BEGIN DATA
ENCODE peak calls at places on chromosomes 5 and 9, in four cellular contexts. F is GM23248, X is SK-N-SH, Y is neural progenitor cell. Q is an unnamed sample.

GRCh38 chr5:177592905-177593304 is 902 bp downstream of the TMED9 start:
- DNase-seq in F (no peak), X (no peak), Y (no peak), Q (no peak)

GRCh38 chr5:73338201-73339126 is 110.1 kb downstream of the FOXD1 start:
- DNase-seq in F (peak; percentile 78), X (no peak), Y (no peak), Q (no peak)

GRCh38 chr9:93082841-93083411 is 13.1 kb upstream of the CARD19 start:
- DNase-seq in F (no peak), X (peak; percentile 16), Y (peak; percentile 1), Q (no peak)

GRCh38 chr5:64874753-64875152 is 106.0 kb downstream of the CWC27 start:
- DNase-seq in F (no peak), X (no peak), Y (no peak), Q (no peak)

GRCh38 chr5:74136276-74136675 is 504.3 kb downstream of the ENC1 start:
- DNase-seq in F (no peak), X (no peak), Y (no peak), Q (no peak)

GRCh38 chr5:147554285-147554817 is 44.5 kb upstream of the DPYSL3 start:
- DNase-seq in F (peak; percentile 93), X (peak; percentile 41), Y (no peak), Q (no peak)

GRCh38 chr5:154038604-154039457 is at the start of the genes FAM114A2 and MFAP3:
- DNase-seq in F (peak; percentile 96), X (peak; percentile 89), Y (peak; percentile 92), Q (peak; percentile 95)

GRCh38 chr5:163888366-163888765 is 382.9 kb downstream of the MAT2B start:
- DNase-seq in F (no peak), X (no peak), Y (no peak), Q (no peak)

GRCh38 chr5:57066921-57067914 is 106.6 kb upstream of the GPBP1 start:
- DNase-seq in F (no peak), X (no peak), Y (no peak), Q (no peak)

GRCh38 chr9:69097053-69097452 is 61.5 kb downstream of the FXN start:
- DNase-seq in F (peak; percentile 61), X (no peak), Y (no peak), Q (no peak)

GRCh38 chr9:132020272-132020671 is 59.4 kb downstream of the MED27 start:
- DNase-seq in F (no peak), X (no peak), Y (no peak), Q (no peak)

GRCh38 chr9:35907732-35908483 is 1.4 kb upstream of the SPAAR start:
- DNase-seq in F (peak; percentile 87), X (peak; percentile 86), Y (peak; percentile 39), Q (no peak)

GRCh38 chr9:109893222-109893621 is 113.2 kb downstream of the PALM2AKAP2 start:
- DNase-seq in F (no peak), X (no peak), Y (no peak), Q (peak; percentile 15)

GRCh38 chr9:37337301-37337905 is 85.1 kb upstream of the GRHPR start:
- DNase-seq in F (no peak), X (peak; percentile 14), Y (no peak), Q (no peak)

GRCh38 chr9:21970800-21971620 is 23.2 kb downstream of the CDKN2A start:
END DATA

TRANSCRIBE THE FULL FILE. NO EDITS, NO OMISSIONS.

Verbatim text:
ENCODE peak calls at places on chromosomes 5 and 9, in four cellular contexts. F is GM23248, X is SK-N-SH, Y is neural progenitor cell. Q is an unnamed sample.

GRCh38 chr5:177592905-177593304 is 902 bp downstream of the TMED9 start:
- DNase-seq in F (no peak), X (no peak), Y (no peak), Q (no peak)

GRCh38 chr5:73338201-73339126 is 110.1 kb downstream of the FOXD1 start:
- DNase-seq in F (peak; percentile 78), X (no peak), Y (no peak), Q (no peak)

GRCh38 chr9:93082841-93083411 is 13.1 kb upstream of the CARD19 start:
- DNase-seq in F (no peak), X (peak; percentile 16), Y (peak; percentile 1), Q (no peak)

GRCh38 chr5:64874753-64875152 is 106.0 kb downstream of the CWC27 start:
- DNase-seq in F (no peak), X (no peak), Y (no peak), Q (no peak)

GRCh38 chr5:74136276-74136675 is 504.3 kb downstream of the ENC1 start:
- DNase-seq in F (no peak), X (no peak), Y (no peak), Q (no peak)

GRCh38 chr5:147554285-147554817 is 44.5 kb upstream of the DPYSL3 start:
- DNase-seq in F (peak; percentile 93), X (peak; percentile 41), Y (no peak), Q (no peak)

GRCh38 chr5:154038604-154039457 is at the start of the genes FAM114A2 and MFAP3:
- DNase-seq in F (peak; percentile 96), X (peak; percentile 89), Y (peak; percentile 92), Q (peak; percentile 95)

GRCh38 chr5:163888366-163888765 is 382.9 kb downstream of the MAT2B start:
- DNase-seq in F (no peak), X (no peak), Y (no peak), Q (no peak)

GRCh38 chr5:57066921-57067914 is 106.6 kb upstream of the GPBP1 start:
- DNase-seq in F (no peak), X (no peak), Y (no peak), Q (no peak)

GRCh38 chr9:69097053-69097452 is 61.5 kb downstream of the FXN start:
- DNase-seq in F (peak; percentile 61), X (no peak), Y (no peak), Q (no peak)

GRCh38 chr9:132020272-132020671 is 59.4 kb downstream of the MED27 start:
- DNase-seq in F (no peak), X (no peak), Y (no peak), Q (no peak)

GRCh38 chr9:35907732-35908483 is 1.4 kb upstream of the SPAAR start:
- DNase-seq in F (peak; percentile 87), X (peak; percentile 86), Y (peak; percentile 39), Q (no peak)

GRCh38 chr9:109893222-109893621 is 113.2 kb downstream of the PALM2AKAP2 start:
- DNase-seq in F (no peak), X (no peak), Y (no peak), Q (peak; percentile 15)

GRCh38 chr9:37337301-37337905 is 85.1 kb upstream of the GRHPR start:
- DNase-seq in F (no peak), X (peak; percentile 14), Y (no peak), Q (no peak)

GRCh38 chr9:21970800-21971620 is 23.2 kb downstream of the CDKN2A start: